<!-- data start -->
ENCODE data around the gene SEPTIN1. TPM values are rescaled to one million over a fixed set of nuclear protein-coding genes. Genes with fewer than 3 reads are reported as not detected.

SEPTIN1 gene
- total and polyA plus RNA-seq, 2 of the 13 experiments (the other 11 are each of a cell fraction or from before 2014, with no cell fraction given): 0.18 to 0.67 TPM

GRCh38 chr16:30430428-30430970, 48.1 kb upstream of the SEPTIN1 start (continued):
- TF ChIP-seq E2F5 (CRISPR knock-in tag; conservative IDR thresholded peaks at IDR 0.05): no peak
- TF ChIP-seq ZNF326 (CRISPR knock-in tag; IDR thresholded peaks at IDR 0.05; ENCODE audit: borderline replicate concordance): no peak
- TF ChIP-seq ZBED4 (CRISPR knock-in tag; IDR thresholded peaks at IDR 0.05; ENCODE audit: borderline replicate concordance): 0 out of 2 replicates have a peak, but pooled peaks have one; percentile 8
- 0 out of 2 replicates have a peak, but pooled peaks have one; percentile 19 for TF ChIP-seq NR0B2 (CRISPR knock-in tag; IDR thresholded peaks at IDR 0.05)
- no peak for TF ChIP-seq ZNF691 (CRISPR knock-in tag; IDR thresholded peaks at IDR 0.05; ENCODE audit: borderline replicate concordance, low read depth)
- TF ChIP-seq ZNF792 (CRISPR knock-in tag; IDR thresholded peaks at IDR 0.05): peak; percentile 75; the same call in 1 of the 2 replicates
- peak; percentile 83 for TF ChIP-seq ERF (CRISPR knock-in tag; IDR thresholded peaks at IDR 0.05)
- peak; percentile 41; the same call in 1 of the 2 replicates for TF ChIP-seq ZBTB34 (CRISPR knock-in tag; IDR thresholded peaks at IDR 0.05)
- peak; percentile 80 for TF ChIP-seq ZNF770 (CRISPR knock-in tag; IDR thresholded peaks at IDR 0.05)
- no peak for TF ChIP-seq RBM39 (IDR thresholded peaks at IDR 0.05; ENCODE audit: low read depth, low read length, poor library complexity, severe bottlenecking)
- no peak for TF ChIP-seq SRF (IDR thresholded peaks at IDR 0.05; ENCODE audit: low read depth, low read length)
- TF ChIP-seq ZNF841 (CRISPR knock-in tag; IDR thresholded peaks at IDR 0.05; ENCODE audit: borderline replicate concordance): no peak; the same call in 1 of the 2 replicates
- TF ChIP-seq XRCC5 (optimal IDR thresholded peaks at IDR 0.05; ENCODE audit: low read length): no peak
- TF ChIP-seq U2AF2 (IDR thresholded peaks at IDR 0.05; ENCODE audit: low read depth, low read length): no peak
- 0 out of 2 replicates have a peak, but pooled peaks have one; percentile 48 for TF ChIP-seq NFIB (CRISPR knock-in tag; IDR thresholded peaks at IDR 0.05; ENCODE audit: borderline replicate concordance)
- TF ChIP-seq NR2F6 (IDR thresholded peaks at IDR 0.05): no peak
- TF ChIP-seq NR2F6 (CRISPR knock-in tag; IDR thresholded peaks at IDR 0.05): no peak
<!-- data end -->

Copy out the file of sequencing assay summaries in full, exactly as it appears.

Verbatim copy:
ENCODE data around the gene SEPTIN1. TPM values are rescaled to one million over a fixed set of nuclear protein-coding genes. Genes with fewer than 3 reads are reported as not detected.

SEPTIN1 gene
- total and polyA plus RNA-seq, 2 of the 13 experiments (the other 11 are each of a cell fraction or from before 2014, with no cell fraction given): 0.18 to 0.67 TPM

GRCh38 chr16:30430428-30430970, 48.1 kb upstream of the SEPTIN1 start (continued):
- TF ChIP-seq E2F5 (CRISPR knock-in tag; conservative IDR thresholded peaks at IDR 0.05): no peak
- TF ChIP-seq ZNF326 (CRISPR knock-in tag; IDR thresholded peaks at IDR 0.05; ENCODE audit: borderline replicate concordance): no peak
- TF ChIP-seq ZBED4 (CRISPR knock-in tag; IDR thresholded peaks at IDR 0.05; ENCODE audit: borderline replicate concordance): 0 out of 2 replicates have a peak, but pooled peaks have one; percentile 8
- 0 out of 2 replicates have a peak, but pooled peaks have one; percentile 19 for TF ChIP-seq NR0B2 (CRISPR knock-in tag; IDR thresholded peaks at IDR 0.05)
- no peak for TF ChIP-seq ZNF691 (CRISPR knock-in tag; IDR thresholded peaks at IDR 0.05; ENCODE audit: borderline replicate concordance, low read depth)
- TF ChIP-seq ZNF792 (CRISPR knock-in tag; IDR thresholded peaks at IDR 0.05): peak; percentile 75; the same call in 1 of the 2 replicates
- peak; percentile 83 for TF ChIP-seq ERF (CRISPR knock-in tag; IDR thresholded peaks at IDR 0.05)
- peak; percentile 41; the same call in 1 of the 2 replicates for TF ChIP-seq ZBTB34 (CRISPR knock-in tag; IDR thresholded peaks at IDR 0.05)
- peak; percentile 80 for TF ChIP-seq ZNF770 (CRISPR knock-in tag; IDR thresholded peaks at IDR 0.05)
- no peak for TF ChIP-seq RBM39 (IDR thresholded peaks at IDR 0.05; ENCODE audit: low read depth, low read length, poor library complexity, severe bottlenecking)
- no peak for TF ChIP-seq SRF (IDR thresholded peaks at IDR 0.05; ENCODE audit: low read depth, low read length)
- TF ChIP-seq ZNF841 (CRISPR knock-in tag; IDR thresholded peaks at IDR 0.05; ENCODE audit: borderline replicate concordance): no peak; the same call in 1 of the 2 replicates
- TF ChIP-seq XRCC5 (optimal IDR thresholded peaks at IDR 0.05; ENCODE audit: low read length): no peak
- TF ChIP-seq U2AF2 (IDR thresholded peaks at IDR 0.05; ENCODE audit: low read depth, low read length): no peak
- 0 out of 2 replicates have a peak, but pooled peaks have one; percentile 48 for TF ChIP-seq NFIB (CRISPR knock-in tag; IDR thresholded peaks at IDR 0.05; ENCODE audit: borderline replicate concordance)
- TF ChIP-seq NR2F6 (IDR thresholded peaks at IDR 0.05): no peak
- TF ChIP-seq NR2F6 (CRISPR knock-in tag; IDR thresholded peaks at IDR 0.05): no peak